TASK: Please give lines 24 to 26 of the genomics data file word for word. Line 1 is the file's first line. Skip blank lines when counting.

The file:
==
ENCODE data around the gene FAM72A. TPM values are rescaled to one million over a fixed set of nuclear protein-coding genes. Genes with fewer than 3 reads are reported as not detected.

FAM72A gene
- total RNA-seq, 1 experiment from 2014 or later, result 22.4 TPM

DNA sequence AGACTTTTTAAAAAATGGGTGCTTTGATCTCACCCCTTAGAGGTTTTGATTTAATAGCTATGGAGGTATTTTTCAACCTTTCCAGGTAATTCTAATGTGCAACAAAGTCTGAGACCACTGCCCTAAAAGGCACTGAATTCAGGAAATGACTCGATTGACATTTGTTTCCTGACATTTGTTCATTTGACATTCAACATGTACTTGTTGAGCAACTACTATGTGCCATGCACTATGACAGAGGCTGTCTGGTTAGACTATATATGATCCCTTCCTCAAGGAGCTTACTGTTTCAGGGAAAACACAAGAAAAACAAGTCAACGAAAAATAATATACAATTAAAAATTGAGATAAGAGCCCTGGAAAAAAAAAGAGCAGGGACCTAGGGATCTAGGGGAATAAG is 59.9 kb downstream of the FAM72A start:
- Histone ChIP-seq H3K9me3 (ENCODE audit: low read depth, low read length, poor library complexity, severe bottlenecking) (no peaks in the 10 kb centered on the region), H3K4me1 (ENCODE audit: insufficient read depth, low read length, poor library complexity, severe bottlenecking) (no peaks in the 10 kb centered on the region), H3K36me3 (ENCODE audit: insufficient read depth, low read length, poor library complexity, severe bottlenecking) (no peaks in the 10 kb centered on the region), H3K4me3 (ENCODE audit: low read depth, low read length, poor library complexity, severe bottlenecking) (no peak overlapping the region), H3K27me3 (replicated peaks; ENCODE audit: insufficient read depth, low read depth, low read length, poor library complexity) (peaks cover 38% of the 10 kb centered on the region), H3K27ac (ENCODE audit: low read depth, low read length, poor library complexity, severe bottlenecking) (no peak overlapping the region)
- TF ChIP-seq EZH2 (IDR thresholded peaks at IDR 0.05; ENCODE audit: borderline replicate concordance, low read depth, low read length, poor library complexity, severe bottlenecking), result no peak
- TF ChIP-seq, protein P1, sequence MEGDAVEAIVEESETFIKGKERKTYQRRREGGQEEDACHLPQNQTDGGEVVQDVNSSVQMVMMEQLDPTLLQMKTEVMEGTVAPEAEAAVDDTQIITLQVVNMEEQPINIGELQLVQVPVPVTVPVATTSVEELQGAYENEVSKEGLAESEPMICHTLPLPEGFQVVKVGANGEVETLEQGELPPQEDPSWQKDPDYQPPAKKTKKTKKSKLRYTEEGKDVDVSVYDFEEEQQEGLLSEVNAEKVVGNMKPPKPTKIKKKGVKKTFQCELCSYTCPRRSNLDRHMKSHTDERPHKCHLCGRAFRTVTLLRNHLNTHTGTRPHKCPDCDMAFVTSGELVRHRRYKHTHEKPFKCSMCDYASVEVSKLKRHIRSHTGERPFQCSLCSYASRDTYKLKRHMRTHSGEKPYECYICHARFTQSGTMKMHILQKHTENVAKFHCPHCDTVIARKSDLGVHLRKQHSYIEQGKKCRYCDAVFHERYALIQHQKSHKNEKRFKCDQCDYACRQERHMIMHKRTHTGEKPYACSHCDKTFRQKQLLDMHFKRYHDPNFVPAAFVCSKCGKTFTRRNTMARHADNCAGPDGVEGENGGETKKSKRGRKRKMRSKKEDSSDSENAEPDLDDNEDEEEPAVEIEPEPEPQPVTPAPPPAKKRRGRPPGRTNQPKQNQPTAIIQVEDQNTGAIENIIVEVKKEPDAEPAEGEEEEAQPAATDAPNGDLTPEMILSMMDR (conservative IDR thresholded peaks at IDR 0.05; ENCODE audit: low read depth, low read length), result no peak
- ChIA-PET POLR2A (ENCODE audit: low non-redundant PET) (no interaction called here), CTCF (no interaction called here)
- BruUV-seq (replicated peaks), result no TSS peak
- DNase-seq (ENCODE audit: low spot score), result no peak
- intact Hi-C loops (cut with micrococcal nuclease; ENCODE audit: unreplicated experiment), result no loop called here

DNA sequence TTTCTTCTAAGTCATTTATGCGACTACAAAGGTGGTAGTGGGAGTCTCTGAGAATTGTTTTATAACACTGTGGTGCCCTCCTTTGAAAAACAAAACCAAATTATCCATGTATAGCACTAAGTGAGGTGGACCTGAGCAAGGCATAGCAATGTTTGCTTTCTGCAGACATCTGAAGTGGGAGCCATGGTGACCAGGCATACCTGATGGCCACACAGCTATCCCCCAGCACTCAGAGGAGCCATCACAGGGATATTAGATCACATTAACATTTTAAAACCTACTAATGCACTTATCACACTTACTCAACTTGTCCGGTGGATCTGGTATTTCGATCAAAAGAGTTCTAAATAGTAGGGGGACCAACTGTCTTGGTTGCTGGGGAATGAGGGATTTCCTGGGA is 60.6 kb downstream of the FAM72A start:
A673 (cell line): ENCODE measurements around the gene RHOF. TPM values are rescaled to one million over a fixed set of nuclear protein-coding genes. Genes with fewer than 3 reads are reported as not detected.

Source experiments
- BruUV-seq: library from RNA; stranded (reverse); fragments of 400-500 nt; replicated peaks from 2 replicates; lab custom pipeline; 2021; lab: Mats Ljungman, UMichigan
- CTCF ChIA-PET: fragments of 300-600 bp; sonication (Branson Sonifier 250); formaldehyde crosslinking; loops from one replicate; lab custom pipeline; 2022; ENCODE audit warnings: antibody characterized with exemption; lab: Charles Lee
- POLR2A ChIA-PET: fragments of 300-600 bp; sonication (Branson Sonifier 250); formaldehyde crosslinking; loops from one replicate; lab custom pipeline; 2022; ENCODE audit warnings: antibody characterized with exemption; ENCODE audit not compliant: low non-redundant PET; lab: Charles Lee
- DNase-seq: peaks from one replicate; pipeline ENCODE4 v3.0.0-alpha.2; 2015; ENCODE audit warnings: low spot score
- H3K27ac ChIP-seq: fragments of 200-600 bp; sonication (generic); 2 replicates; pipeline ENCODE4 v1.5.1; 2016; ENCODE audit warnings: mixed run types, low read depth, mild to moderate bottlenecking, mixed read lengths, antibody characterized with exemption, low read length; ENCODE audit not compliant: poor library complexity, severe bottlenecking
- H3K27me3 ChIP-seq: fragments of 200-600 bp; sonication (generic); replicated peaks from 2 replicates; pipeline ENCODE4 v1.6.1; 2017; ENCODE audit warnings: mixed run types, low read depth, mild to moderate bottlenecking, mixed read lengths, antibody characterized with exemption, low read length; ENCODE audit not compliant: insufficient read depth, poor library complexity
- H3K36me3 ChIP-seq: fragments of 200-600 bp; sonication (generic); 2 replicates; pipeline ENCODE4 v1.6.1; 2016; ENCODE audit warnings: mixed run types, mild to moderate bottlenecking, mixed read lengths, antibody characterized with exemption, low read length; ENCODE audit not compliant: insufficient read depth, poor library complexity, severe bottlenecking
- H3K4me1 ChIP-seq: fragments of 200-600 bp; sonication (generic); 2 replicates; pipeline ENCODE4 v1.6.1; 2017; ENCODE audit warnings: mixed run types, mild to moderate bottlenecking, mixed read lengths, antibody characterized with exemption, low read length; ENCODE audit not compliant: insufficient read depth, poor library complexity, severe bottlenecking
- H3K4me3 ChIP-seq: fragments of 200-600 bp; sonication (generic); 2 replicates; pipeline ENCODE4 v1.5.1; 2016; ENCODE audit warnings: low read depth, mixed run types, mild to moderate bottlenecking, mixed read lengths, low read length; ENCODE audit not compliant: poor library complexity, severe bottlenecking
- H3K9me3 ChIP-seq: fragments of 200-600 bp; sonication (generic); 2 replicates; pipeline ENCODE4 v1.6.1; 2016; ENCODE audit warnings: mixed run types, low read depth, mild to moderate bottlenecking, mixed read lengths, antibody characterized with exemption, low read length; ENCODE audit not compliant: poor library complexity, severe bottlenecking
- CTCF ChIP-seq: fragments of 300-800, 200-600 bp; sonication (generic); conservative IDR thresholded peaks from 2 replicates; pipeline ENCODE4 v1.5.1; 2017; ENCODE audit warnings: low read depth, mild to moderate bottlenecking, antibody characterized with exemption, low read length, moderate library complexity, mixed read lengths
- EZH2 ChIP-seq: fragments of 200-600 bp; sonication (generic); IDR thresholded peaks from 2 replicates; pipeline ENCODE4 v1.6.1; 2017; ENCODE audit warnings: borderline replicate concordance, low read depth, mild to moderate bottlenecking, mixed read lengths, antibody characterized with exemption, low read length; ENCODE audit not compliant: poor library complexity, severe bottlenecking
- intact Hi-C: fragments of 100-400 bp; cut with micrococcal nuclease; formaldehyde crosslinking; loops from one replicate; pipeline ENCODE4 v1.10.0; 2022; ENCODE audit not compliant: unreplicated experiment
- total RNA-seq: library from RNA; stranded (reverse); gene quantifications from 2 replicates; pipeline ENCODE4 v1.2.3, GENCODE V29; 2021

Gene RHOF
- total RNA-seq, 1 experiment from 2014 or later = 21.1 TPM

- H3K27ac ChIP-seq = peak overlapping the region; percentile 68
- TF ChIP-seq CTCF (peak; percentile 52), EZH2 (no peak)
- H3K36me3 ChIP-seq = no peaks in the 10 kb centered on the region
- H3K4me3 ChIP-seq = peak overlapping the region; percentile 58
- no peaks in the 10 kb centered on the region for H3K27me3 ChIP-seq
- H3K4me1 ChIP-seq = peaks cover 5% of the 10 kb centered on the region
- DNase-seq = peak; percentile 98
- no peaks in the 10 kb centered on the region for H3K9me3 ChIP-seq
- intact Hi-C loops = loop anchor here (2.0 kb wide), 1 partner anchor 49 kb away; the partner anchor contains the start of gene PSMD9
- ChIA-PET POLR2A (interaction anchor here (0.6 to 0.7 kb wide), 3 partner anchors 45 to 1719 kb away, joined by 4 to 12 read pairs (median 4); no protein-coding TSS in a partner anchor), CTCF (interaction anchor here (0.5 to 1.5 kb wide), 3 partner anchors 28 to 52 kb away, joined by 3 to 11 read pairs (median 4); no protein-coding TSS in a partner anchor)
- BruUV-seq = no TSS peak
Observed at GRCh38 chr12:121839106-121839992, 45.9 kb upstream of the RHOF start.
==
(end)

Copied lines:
- H3K9me3 ChIP-seq: fragments of 200-600 bp; sonication (generic); 2 replicates; pipeline ENCODE4 v1.6.1; 2016; ENCODE audit warnings: mixed run types, low read depth, mild to moderate bottlenecking, mixed read lengths, antibody characterized with exemption, low read length; ENCODE audit not compliant: poor library complexity, severe bottlenecking
- CTCF ChIP-seq: fragments of 300-800, 200-600 bp; sonication (generic); conservative IDR thresholded peaks from 2 replicates; pipeline ENCODE4 v1.5.1; 2017; ENCODE audit warnings: low read depth, mild to moderate bottlenecking, antibody characterized with exemption, low read length, moderate library complexity, mixed read lengths
- EZH2 ChIP-seq: fragments of 200-600 bp; sonication (generic); IDR thresholded peaks from 2 replicates; pipeline ENCODE4 v1.6.1; 2017; ENCODE audit warnings: borderline replicate concordance, low read depth, mild to moderate bottlenecking, mixed read lengths, antibody characterized with exemption, low read length; ENCODE audit not compliant: poor library complexity, severe bottlenecking